On a warm evening Emily, from Chippenham, enjoyed a pub meal with her parents and husband-to-be Pete before cycling home.
However, loose gravel on the road caused Emily to skid and come off her bike when turning a corner. After landing on her head, she has no recollection of the incident happening, unlike Pete.
Pete recalled: “She was out of my sight for about three seconds and I had a sinking feeling in my stomach because I knew I’d go round the corner and find her.
“I could tell she was still breathing because she was almost snoring. She had fortuitously landed in the recovery position, but her face and arms were covered in cuts and scrapes…it looked like she had been dragged along the road.”
Within nine minutes of the 999 call being made, Wiltshire Air Ambulance landed near to the incident, allowing critical care paramedics Fred Thompson and Paul Rock to treat her.
They stabilised Emily before getting her on board the charity’s Bell 429 helicopter to be airlifted to Southmead Hospital in Bristol.
Pete says: “The land ambulance arrived first but almost immediately we heard the helicopter overhead. When the air ambulance paramedics got there it was like the special forces arriving, they took the whole situation by the scruff of the neck. It was just incredible.”
"We’re just so thankful to Wiltshire Air Ambulance for what they did for me. We’ll be forever grateful."
Emily Aspin, patient
Emily had sustained a depressed fracture of her cheekbone, a double break in her neck and had a deep bleed on the brain with severe concussion. She spent six weeks in hospital, initially at Southmead before being moved to the Royal United Hospital in Bath.
Pete said: “She went in on the Saturday night and I came back at 8am on the Sunday morning and the professor of the HDU (high dependency unit) warned me that she probably wouldn’t make it.
“He said her brain injury was so severe that even if her body survived, she might not. It’s emotional thinking back to that conversation.”
For the next two and a half weeks Pete and Emily’s parents took it in turns to visit Emily’s bedside, owing to the Coronavirus restrictions about hospital visitors. It was a slow process, with Emily waking for just short periods of time and struggling with her memory.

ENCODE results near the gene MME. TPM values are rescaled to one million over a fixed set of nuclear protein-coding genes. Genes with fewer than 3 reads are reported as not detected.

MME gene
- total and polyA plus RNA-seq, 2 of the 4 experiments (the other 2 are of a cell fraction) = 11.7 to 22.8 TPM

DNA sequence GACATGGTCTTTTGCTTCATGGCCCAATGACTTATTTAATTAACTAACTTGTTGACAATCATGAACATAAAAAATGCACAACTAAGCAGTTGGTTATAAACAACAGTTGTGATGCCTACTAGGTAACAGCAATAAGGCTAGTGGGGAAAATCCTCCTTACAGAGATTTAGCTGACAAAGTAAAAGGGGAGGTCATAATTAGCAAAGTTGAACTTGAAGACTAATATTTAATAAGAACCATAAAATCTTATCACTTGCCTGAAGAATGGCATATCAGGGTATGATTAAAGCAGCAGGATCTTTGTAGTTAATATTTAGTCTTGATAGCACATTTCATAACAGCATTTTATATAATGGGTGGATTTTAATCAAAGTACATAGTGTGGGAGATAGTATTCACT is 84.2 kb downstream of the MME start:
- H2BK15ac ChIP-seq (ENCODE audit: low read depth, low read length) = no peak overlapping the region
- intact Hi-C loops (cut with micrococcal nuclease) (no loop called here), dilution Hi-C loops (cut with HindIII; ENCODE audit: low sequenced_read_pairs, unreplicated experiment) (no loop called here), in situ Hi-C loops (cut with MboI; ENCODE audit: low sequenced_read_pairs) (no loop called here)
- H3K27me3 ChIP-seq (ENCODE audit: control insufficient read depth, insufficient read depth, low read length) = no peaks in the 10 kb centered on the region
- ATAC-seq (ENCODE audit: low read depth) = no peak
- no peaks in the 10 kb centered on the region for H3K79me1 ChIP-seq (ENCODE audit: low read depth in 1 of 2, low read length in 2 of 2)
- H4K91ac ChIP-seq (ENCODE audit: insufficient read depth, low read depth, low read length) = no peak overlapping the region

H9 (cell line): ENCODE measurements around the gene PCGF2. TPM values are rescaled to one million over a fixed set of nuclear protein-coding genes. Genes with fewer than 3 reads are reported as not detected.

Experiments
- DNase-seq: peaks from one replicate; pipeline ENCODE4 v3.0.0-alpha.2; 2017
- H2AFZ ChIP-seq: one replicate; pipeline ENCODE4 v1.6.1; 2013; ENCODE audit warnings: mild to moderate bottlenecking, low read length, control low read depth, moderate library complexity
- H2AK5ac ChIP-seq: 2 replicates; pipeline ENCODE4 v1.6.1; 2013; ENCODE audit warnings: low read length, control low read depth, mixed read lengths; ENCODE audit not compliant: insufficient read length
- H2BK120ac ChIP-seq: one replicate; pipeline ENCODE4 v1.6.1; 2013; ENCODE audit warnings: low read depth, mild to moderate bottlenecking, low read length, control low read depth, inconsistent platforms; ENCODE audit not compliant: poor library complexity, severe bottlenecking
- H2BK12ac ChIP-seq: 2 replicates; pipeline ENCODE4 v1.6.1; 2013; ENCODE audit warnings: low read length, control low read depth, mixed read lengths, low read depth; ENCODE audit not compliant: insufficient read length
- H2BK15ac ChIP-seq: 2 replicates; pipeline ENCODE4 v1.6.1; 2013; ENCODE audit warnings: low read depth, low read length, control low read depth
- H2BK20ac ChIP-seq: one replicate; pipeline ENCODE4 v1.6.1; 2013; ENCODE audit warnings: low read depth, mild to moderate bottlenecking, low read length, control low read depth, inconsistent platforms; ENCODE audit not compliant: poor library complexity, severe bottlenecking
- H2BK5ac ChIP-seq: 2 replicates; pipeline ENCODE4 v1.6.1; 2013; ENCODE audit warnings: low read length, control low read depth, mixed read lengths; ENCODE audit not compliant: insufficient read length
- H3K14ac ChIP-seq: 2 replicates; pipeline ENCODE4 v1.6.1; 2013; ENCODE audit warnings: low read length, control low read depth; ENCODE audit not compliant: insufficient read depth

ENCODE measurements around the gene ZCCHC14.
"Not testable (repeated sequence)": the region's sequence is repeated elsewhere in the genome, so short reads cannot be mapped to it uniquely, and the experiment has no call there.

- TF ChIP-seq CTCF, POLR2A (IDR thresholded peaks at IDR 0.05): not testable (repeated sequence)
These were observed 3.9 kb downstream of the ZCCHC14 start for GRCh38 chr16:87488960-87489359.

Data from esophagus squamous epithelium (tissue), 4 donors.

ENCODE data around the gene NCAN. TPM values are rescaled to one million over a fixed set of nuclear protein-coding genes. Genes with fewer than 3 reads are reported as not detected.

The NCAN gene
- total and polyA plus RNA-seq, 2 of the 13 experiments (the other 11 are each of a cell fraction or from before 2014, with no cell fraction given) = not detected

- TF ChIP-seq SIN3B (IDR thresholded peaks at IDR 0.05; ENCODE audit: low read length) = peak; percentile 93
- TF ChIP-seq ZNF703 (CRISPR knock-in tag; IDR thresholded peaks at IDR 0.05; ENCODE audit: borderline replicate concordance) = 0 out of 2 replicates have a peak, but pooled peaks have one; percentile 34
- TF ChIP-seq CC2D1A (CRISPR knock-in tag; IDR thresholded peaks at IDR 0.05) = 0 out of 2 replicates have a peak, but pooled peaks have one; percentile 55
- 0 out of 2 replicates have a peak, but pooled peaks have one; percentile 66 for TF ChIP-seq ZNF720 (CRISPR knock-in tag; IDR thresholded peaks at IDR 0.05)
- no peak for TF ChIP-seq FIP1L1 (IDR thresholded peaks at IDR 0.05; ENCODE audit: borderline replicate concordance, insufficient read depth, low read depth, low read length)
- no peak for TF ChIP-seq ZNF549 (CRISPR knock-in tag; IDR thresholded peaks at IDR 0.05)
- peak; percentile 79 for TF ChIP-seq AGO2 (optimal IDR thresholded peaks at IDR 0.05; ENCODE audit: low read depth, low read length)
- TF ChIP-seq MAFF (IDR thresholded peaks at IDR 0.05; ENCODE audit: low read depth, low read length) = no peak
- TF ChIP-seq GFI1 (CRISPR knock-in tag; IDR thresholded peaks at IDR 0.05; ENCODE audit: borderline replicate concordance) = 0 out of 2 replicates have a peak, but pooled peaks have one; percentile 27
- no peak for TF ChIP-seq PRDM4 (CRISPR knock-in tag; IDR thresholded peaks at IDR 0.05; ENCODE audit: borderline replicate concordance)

Pete smiled: “I remember a phone call Emily had with her dad where she called him a ‘bounder’, which is a family thing, and it was at that point I realised Emily’s personality was back.”
Six weeks after the incident Emily finally left hospital to return home, albeit initially spending a fortnight with her retired parents, who were able to look after her full time.
“My memory isn’t the best,” says Emily. “I can’t remember things like TV programmes I’ve watched but that doesn’t affect my actual life. I had so many people coming to visit me, socially distanced, when we weren’t in lockdown.”
She’s since been able to return to her work as an events and community fundraiser for Dorothy House Hospice Care charity, as well as getting back on her bike again.
Emily has also taken the opportunity to tie the knot with Pete.
She explained: “We had a betrothal in 2019 where we had a full do for 300 people, as Pete’s divorce hadn’t come through. Whilst I was in hospital the divorce was completed and we said ‘let’s get married’, planning to do it a year to the day after the betrothal.
“Then at the end of October they announced a lockdown was coming in for November, so we decided at 16 hours’ notice to go and do it the following day. We had 15 people in attendance for the actual wedding, again owing to the restrictions.
“It’s been an incredible year really. It was my 40th birthday in November as well and everyone was asking ‘what do I want?’ but I said nothing, I’m just so happy to be alive.
“We’re just so thankful to Wiltshire Air Ambulance for what they did for me. We’ll be forever grateful.”